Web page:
Justice Everywhere

a blog about philosophy in public affairs

Category: Democracy (Page 1 of 6)

People versus Parliament: an interpretation

Motto: Would it not be easier

In that case for the government

To dissolve the people

 And elect another? 

(from ‘The Solution’ by Bertolt Brecht)

The UK Parliament has been prorogued from the 9th of September to the 14th of October 2019 – days before the UK’s scheduled exit from the European Union. On its final day before suspension, the Parliament acknowledged Royal Assent on the Benn Bill (which effectively turned an act blocking No Deal into law), made a formal request to the Government to acknowledge obeying the rule of law regarding Brexit, and passed a binding motion for the Government to disclose private communications concerning its decision to prorogue Parliament and its No Deal plans.

Whether the final day of parliamentary proceedings has been a moderate triumph or an unmitigated tragedy depends on whom you ask. For opponents of the Government, what really happened is that MPs defeated an abusive PM six times out of six within six days. For PM Boris Johnson, what really happened is that the Parliament took away a crucial card the UK might have played in its negotiations with the EU, making the threat of No Deal no longer credible.

The existence of different views, of winners and losers, and of mixed blessings is a fact of democratic life that does not merit special reflection. The more worrying trend regarding differences in interpretation has been that in the past week such disagreements have ranged over an alarming number of factual issues. Trick questions include: Is Parliament suspended for 2 weeks or 5 weeks? Does proroguing parliament facilitate or impede pursuing the Government’s new agenda? Is the prorogation constitutional? Would No Deal be ‘a clean break’, or merely the beginning of a long process of negotiation? And – though ultimately it did not come to this – when does Wednesday end in the House of Lords when under threat of filibusters?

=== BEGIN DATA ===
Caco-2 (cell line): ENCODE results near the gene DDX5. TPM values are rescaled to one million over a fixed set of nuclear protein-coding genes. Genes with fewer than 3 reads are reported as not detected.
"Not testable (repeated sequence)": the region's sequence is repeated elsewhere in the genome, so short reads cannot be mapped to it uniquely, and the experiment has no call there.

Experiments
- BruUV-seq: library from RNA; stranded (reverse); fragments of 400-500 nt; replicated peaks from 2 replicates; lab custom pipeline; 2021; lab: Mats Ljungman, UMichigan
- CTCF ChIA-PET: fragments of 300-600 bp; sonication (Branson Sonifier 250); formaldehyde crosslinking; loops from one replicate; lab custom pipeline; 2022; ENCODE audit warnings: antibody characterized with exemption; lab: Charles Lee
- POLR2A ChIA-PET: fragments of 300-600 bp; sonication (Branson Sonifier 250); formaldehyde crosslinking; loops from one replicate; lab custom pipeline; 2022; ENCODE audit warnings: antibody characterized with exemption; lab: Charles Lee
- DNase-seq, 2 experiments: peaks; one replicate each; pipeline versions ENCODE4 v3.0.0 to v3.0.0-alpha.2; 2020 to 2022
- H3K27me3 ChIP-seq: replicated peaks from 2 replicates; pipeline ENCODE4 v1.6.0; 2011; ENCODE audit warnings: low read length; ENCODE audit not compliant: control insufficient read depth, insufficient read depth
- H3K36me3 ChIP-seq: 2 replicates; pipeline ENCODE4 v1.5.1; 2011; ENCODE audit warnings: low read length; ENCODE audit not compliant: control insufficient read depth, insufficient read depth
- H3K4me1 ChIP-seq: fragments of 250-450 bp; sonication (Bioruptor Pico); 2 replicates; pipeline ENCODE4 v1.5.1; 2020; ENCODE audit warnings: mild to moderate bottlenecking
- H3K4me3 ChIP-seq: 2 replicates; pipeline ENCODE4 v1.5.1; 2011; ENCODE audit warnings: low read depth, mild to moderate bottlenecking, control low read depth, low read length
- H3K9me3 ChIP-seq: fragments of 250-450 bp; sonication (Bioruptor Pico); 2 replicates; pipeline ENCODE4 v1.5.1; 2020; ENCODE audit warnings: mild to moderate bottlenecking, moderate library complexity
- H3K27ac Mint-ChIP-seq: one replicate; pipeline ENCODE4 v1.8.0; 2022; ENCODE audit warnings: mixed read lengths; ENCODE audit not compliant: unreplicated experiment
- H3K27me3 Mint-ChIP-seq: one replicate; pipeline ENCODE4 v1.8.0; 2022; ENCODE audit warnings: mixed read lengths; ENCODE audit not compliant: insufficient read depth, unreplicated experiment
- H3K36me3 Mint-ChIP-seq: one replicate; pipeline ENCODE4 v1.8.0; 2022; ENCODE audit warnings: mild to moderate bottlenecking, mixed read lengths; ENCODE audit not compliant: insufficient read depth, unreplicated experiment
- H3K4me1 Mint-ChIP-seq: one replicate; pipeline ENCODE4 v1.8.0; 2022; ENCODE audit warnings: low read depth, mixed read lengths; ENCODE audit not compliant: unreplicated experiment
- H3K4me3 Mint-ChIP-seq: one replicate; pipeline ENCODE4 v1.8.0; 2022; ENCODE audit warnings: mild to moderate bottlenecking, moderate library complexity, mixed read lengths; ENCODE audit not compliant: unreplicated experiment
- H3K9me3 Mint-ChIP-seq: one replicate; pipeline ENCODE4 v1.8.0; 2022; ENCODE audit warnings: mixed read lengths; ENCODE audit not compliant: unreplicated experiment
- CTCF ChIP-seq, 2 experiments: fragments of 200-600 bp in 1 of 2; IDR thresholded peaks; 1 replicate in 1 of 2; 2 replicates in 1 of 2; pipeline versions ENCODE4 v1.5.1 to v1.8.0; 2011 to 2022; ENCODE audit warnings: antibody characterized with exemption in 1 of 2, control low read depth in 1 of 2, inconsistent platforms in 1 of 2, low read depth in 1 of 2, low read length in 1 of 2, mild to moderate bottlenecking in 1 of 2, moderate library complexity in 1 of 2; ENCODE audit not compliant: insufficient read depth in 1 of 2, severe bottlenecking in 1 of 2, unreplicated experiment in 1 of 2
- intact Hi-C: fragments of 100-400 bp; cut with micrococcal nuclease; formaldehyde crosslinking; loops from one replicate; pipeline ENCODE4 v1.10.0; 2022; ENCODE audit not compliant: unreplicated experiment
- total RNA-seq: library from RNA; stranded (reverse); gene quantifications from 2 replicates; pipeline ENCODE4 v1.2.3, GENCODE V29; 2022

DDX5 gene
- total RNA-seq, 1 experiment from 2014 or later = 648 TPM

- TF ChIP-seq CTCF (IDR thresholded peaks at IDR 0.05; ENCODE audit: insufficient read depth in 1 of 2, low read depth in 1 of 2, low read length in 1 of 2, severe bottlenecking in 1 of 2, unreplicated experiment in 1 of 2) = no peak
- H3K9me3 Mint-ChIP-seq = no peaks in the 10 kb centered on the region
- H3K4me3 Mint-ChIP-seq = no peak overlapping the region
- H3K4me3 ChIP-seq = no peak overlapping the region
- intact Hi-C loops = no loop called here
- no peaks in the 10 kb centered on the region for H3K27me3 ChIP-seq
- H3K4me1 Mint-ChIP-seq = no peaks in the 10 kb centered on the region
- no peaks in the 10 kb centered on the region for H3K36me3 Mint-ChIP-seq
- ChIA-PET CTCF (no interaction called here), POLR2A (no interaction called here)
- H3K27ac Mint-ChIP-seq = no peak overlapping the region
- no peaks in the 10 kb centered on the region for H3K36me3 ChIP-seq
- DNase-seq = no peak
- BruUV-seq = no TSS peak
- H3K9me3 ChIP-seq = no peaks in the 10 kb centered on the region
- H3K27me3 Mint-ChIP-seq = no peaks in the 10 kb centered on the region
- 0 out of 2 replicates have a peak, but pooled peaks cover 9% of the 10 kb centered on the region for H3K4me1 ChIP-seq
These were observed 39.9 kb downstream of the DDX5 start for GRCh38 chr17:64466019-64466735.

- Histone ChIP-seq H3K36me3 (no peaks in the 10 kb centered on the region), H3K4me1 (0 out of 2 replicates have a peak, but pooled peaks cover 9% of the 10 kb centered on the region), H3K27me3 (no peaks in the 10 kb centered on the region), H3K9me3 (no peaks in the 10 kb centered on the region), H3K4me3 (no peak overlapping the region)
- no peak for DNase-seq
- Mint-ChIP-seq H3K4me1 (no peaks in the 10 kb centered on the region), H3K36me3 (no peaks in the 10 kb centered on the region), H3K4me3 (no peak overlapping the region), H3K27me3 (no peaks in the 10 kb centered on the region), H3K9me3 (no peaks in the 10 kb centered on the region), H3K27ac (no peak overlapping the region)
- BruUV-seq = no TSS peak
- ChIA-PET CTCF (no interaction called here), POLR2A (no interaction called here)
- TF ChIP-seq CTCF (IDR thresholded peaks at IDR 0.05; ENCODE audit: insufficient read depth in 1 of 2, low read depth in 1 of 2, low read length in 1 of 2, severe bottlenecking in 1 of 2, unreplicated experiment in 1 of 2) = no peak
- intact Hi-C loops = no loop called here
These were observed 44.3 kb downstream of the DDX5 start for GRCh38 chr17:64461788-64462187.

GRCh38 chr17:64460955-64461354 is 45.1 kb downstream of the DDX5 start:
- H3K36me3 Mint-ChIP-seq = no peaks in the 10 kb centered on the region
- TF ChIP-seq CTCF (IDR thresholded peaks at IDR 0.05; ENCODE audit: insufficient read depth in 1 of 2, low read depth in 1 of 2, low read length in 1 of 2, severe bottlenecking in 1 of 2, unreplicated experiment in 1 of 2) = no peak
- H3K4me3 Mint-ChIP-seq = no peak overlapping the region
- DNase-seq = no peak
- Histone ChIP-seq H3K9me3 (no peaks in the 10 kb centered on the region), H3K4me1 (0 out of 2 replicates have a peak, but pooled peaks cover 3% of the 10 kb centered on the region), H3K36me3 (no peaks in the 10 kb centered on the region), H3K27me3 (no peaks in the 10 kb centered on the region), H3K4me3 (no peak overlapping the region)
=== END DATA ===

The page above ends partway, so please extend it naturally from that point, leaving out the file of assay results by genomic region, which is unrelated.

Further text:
The answers to such questions map onto increasingly polarised lines. Conservatives loyal to Johnson point out that the prorogation is in reality for only two weeks as party members usually take a three week conference recess in September anyway, and that such a break is needed for a clean start of the Government’s new agenda. They also regard the prorogation as a ‘perfectly normal’ and constitutional procedure, and instead, as MP Steve Baker did on SkyNews yesterday, that in reality the Benn Bill is the unconstitutional one.